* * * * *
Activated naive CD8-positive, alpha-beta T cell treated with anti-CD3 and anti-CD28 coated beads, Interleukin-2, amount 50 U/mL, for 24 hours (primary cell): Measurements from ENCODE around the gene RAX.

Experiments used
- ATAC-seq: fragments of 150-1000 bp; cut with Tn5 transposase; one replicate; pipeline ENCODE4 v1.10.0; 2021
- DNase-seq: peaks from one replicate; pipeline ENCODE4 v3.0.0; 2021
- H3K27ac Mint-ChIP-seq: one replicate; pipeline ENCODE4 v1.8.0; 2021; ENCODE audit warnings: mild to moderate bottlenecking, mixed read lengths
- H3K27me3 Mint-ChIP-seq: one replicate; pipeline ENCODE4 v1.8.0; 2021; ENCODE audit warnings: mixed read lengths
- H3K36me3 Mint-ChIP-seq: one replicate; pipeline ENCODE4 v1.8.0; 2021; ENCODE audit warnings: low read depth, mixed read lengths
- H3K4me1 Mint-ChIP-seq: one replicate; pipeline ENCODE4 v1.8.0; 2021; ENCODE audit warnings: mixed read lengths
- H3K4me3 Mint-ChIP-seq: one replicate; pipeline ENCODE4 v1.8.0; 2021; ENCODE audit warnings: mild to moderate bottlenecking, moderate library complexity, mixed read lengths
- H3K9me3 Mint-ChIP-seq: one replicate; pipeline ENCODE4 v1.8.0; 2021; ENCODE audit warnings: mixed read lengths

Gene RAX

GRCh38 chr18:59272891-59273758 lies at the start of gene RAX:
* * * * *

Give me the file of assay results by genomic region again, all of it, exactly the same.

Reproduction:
Activated naive CD8-positive, alpha-beta T cell treated with anti-CD3 and anti-CD28 coated beads, Interleukin-2, amount 50 U/mL, for 24 hours (primary cell): Measurements from ENCODE around the gene RAX.

Experiments used
- ATAC-seq: fragments of 150-1000 bp; cut with Tn5 transposase; one replicate; pipeline ENCODE4 v1.10.0; 2021
- DNase-seq: peaks from one replicate; pipeline ENCODE4 v3.0.0; 2021
- H3K27ac Mint-ChIP-seq: one replicate; pipeline ENCODE4 v1.8.0; 2021; ENCODE audit warnings: mild to moderate bottlenecking, mixed read lengths
- H3K27me3 Mint-ChIP-seq: one replicate; pipeline ENCODE4 v1.8.0; 2021; ENCODE audit warnings: mixed read lengths
- H3K36me3 Mint-ChIP-seq: one replicate; pipeline ENCODE4 v1.8.0; 2021; ENCODE audit warnings: low read depth, mixed read lengths
- H3K4me1 Mint-ChIP-seq: one replicate; pipeline ENCODE4 v1.8.0; 2021; ENCODE audit warnings: mixed read lengths
- H3K4me3 Mint-ChIP-seq: one replicate; pipeline ENCODE4 v1.8.0; 2021; ENCODE audit warnings: mild to moderate bottlenecking, moderate library complexity, mixed read lengths
- H3K9me3 Mint-ChIP-seq: one replicate; pipeline ENCODE4 v1.8.0; 2021; ENCODE audit warnings: mixed read lengths

Gene RAX

GRCh38 chr18:59272891-59273758 lies at the start of gene RAX: